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Sunday, June 5, 2011

And the winner is...

Our sixth challenge sees the introduction of several new articles to the game enthusiast's repertoire... one of which might even be playable in a real-world scenario. As three competing works vie for the favor of four voluntary judges, one of the judges invents a new rule and allows herself to deliver weighted integers, while another votes with an irrational number. (In other words, pretty much a normal day around here!)

If any of you are able to take a second look at your own work, and see ways in which to improve a concept so that it can be more successfully developed, the effort will have been worthwhile.

Those of you who vote are allowed to assign a range of “0” to “3” points, per entry. Since challengers may not vote for their own stories, a bonus of 2 points is given to a participant's highest-ranked work, if that participant also takes the time to vote on the other entries.

Official judges receive a 30 point allocation, to assign as they see fit. The only restriction is that at most, only half of those points may be given to any single entry, and there is no requirement for a judge to use the entire 30 point allocation.

xdpaul is about to put on the “Editor Hat.” It's sort of like the “Sorting Hat” they use at Hogwarts (“Say Harry, does something smell gamey in here?”), but a little more nearsighted. Of course, this time it can see as many words as our participants have chosen to use... but this paragraph is part of our boilerplate, and I enjoy coming up with the quotes.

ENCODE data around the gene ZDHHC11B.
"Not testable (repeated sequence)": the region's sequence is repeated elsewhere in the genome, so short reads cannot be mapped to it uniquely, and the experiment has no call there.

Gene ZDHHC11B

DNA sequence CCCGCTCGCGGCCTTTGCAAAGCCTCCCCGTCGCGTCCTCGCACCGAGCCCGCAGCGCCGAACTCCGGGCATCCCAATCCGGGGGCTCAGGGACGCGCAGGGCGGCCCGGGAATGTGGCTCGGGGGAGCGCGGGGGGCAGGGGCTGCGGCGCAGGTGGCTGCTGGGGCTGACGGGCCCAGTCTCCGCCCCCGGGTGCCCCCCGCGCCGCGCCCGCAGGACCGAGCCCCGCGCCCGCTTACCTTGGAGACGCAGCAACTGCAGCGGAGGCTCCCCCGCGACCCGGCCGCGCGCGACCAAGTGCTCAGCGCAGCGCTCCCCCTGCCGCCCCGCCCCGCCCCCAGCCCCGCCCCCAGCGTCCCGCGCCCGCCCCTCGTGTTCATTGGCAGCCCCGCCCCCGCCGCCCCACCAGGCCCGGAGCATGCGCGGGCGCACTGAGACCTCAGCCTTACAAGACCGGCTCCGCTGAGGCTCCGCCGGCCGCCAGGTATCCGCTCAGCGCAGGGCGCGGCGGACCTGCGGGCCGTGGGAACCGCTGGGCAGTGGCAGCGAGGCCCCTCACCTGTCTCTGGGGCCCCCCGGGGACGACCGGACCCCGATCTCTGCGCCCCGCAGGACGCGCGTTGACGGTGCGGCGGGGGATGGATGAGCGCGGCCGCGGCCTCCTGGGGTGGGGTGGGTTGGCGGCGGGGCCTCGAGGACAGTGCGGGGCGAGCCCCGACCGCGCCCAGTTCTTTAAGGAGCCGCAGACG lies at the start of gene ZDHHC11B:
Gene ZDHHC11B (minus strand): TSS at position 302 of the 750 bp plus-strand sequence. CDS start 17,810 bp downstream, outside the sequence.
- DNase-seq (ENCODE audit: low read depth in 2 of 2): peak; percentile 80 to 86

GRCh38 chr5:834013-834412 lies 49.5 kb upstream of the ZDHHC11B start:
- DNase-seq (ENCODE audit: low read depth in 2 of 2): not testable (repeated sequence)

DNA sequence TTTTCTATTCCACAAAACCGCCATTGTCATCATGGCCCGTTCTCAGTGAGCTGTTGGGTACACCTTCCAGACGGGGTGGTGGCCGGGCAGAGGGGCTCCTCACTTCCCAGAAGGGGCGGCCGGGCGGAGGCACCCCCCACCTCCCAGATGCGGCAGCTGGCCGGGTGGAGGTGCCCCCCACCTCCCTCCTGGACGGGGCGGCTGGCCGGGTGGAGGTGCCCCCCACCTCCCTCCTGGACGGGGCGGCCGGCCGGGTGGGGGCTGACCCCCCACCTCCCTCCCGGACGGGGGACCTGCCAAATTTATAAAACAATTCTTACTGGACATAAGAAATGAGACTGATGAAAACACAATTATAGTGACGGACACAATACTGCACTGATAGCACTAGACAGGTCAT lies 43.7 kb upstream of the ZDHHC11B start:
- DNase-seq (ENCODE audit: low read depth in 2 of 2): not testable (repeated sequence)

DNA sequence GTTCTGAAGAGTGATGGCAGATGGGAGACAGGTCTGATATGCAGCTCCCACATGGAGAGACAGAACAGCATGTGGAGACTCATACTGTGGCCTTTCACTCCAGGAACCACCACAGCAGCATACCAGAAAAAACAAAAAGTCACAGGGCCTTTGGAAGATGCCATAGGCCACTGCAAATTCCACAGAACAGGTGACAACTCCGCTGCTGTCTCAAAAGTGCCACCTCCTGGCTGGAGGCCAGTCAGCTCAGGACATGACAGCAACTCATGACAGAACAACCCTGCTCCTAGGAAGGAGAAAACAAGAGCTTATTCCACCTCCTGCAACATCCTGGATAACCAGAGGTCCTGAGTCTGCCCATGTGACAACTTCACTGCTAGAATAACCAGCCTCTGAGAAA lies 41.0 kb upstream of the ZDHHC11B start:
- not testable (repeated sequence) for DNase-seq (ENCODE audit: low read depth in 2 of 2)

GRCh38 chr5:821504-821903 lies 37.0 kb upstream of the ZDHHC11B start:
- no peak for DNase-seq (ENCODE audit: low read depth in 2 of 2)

That's Infotainment!

“A Game of Thrawns” by Ernest T. Scribbler

xdpaul: Now, ain’t that a kick in the teeth.

This entry benefits from the game’s simplicity: it is basically a staring contest, but with hearts instead of eyes. It isn’t made explicit in the text, but it seems fairly obvious that this sort of contest is some form of representational warfare made famous in the contest of David and Goliath.

I think it works like this: instead of both sides devastating each other in costly mass combat, the best representative is selected. I assume that the fighting ground is not advantageous to either side, resources and supply are limited, and the terrain is conducive to a bloodbath. So, I’d like to know more about those circumstances and background in this scene. I suppose I could be reading too much into the ambitions of the empires, and this is some sort of stylized bloodsport combat for entertainment and high stakes only.